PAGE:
As a mother of girls, this is a subject that’s been on my mind for a long time. So I’m really pleased to be working with Chase on this sponsored post on the topic of body issues, since they’re strong supporters of the National Eating Disorders Association. I urge you to check out their website.
It was the 8:30 morning rush in my Brooklyn building, and we all crammed into our tiny elevator headed out for the day–the Wall Street guy heading to the 2 train, the woman in dark glasses walking the dog, two moms taking backpack-laden kids to school, and me and my girls.
“Good thing I’m skinny!” my six year-old joked loudly as we squeezed our way in. And I laughed. She is me. I’ve said things like “Good thing I didn’t have thirds on pancakes this morning!” in similar situations.
“Anyway,” she added, “you can’t be fat if you’re in ballet.”
The elevator got awkwardly quiet.
Eyebrows were raised, mental notes were taken, the Brooklyn parenting message boards were surely alerted by instant messenger.
I prayed for the pug to fart, just to break the tension.
“Uh, honey…”I said at a volume directed at the others in the elevator as much as toward Thalia, “we’re gonna have to discuss that one later.”
Knowing smiles. Sympathetic smiles. Embarrassed smiles. (That last one, mine.)
I asked Thalia as we headed toward the end of our block toward school where she heard that ballet dancers have to be skinny. She just shrugged and changed the subject.
(Note to self: Find way to interrogate group of first-graders next Thursday, 4PM. They’re the ones in the blue leotards.)
Is there a parent among us who doesn’t worry about this stuff? I am terrified about having one of those little girls you hear about through gossip or Jezebel posts on slow news days–the skinny 7 year old on a diet. The overweight seven year-old on a diet. I don’t want an eight year-old saving up for a nose job or a 9 year-old who complains about “her thighs.” I’ve read stories from friends, recovering from eating disorders just how early the awareness and the pain started within them.
I want my girls to feel good about themselves and who they are, however they look.
But if I’m truly honest, I don’t want them to be fat. There’s the health reasons, of course, but there are the social issues as well.
I grew up a skinny girl, best friends with a heavy girl. I remember the looks she got from strangers as early as third grade. The teasing comments. The whispers and the mocking. I’m sure in part we remained friends because I never shamed her–never really talked to her about her weight. That was her problem, not mine. And I loved her for who she was.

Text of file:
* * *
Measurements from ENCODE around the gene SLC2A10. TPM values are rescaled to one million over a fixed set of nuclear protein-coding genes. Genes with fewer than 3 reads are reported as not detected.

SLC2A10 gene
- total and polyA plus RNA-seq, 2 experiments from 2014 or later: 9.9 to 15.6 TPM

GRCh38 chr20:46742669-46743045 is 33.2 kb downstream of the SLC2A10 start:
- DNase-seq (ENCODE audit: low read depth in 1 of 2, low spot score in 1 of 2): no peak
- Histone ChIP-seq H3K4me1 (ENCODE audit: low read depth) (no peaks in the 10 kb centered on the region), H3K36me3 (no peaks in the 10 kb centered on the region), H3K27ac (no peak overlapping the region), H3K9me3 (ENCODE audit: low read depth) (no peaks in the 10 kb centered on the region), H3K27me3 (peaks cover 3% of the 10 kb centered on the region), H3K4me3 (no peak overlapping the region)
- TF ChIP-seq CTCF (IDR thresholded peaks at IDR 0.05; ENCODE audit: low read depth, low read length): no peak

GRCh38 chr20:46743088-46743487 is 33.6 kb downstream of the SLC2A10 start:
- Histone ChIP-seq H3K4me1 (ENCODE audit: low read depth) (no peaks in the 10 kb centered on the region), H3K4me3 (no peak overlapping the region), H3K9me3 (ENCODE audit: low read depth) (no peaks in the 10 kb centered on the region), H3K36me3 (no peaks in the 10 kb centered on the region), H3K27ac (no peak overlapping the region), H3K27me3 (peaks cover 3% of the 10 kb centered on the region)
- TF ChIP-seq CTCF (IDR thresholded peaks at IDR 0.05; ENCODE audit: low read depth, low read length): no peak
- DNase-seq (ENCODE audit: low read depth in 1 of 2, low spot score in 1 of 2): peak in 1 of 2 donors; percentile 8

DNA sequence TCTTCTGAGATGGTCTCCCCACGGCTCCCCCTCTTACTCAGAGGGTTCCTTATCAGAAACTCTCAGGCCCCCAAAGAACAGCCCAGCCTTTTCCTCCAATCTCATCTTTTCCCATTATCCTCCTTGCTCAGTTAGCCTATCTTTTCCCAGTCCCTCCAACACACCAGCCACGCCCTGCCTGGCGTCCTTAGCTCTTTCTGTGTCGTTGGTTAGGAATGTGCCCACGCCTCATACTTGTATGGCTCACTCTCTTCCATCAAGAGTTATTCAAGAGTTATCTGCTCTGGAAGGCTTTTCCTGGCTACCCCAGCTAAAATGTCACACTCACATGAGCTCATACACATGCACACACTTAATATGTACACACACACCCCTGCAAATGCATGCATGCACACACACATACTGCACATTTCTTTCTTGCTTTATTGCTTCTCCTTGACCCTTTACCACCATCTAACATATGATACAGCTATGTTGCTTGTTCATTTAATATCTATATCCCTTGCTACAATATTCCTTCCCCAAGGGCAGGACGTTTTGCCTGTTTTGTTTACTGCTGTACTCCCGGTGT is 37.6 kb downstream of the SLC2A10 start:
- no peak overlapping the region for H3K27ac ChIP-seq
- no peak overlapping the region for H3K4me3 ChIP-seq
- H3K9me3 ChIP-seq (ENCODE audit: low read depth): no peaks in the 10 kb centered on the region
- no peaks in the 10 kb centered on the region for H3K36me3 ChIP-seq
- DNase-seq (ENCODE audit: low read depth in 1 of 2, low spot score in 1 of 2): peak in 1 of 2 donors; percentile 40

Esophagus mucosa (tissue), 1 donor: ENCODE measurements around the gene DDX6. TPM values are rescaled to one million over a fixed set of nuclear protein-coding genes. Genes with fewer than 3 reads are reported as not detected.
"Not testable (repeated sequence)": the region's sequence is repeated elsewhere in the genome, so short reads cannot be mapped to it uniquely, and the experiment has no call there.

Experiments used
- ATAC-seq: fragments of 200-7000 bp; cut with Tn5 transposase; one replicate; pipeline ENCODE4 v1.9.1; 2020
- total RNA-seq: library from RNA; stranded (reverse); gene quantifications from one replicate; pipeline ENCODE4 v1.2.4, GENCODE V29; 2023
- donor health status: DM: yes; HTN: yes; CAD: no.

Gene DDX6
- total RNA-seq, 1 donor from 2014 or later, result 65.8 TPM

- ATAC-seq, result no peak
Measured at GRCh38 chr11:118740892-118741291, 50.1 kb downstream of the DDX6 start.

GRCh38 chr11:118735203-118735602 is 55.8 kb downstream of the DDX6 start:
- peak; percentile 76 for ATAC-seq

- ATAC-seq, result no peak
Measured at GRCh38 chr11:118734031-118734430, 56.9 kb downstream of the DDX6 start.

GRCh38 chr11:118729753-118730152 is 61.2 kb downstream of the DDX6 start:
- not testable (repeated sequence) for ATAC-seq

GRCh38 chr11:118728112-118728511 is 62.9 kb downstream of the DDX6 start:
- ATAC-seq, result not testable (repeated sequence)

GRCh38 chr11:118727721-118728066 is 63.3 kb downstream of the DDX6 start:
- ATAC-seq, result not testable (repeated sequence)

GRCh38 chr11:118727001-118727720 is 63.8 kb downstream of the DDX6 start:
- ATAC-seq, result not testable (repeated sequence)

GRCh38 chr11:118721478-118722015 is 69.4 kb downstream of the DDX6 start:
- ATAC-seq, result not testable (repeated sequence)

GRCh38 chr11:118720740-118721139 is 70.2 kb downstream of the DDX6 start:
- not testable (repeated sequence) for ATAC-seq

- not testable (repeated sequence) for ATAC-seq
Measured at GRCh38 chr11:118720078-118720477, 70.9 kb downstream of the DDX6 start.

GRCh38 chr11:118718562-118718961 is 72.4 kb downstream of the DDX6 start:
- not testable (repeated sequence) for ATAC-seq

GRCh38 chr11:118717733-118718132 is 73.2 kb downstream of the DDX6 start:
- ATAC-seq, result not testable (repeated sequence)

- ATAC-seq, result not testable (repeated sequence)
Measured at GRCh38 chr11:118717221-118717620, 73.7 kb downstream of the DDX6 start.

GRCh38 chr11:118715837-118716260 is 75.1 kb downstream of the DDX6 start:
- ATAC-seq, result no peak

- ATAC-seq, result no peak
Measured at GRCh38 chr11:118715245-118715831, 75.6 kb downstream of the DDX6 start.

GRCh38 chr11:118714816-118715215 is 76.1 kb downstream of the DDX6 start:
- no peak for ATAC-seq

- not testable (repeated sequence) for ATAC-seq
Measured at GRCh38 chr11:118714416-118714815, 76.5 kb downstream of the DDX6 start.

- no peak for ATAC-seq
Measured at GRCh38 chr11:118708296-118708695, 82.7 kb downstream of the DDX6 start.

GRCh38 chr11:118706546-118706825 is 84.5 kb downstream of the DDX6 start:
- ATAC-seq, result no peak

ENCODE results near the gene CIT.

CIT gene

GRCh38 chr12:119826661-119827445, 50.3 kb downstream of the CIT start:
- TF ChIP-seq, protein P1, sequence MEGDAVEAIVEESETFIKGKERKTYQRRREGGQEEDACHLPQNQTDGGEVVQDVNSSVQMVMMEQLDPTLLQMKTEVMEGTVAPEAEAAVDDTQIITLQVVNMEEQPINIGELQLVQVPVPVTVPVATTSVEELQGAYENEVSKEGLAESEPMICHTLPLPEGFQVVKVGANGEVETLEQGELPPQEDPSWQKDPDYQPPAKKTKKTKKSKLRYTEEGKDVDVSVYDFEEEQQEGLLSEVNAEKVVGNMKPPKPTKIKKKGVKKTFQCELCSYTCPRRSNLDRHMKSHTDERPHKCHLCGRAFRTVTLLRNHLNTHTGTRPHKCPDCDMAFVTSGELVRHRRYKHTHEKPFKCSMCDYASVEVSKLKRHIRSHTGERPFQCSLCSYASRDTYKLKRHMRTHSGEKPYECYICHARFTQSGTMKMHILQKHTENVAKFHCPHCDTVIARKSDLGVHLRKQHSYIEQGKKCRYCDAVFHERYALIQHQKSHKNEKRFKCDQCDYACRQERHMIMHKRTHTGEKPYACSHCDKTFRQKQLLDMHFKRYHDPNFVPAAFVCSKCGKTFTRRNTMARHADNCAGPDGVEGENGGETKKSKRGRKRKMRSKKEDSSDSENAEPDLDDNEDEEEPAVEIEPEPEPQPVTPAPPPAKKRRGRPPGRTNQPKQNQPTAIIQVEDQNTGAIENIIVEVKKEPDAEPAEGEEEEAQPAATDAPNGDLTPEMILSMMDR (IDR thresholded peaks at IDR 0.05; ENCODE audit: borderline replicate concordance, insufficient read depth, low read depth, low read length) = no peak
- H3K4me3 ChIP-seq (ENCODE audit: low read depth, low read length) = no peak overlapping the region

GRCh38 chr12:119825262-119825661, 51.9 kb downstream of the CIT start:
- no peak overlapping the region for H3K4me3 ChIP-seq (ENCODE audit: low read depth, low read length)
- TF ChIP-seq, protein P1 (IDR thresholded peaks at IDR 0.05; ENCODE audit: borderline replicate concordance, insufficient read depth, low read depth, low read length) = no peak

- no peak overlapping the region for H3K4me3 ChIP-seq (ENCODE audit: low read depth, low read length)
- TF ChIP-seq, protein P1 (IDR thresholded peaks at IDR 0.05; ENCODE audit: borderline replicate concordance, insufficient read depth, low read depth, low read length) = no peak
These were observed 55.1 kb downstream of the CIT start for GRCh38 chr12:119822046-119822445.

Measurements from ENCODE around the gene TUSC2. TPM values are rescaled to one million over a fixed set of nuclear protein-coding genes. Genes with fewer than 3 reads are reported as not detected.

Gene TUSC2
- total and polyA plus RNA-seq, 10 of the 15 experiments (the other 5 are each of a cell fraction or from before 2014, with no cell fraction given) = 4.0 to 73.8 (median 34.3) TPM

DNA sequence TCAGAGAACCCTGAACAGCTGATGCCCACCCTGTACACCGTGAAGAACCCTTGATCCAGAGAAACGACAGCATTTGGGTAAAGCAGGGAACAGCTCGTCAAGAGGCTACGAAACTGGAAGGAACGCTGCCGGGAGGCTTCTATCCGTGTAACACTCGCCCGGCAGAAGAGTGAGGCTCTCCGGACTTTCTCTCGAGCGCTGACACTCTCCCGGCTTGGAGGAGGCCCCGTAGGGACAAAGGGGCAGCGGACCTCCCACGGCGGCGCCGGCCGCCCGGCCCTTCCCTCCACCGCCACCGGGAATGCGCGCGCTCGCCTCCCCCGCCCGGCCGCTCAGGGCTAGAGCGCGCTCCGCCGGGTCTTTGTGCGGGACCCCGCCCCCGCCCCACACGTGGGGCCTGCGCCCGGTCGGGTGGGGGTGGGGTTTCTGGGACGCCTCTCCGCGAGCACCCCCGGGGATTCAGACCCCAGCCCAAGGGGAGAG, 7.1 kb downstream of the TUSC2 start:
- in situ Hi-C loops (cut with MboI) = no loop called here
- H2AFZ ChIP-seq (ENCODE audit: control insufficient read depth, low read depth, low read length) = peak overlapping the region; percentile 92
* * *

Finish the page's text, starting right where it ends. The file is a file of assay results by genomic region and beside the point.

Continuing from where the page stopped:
As for me, I was always thin. I suppose I was fortunate in that way; weight was never something I really thought about, at least until my freshman year in college when I realized I could no longer survive on Twix bars for lunch and Absolut shots for dinner without physical consequences. I think to some degree we lock onto some earlier version of ourselves, freezing it in time. So even today, there are times I feel like a size 2 trapped in a not-so-size-2 body. While I’m late to the game on this one compared with most, I see how weight can affect my moods, my self-worth.
And of course, it’s all conflated by the incredible national discussion around childhood obesity. Which is a good thing. However the lessons that stick I think are not about health. I think what kids are learning, earlier and earlier, at the most basic level, is that fat = bad.
So then does skinny at any expense = good?
That’s where I get worried.
For some reason I have no trouble talking to my daughters about race. About body parts, what to call them, and who does and does not get to touch them. About evolution. About baby-making. About religious differences and politics. About who to talk to on the street if you feel unsafe. Even about how fat people should not be judged for how they look. But when it comes to their own bodies as it relates to health and self-esteem, I sometimes feel at a loss.
I do know what not to say: I avoid saying, “oof, I’m feeling fat” in front of them. I never complain about my weight or the size of my butt (even on bad butt days, which is kind of like a bad hair day only you can’t hide it with a hat). And I’m careful how I respond when they talk about “Daddy’s fat belly”–a line they’re simply repeating from him.
So how do I talk about it with them?
How do you talk about bodies with your children?
And how do we keep a nation concerned with our children’s health from becoming a nation that encourages second graders to count the calories in their ice cream cones at the park?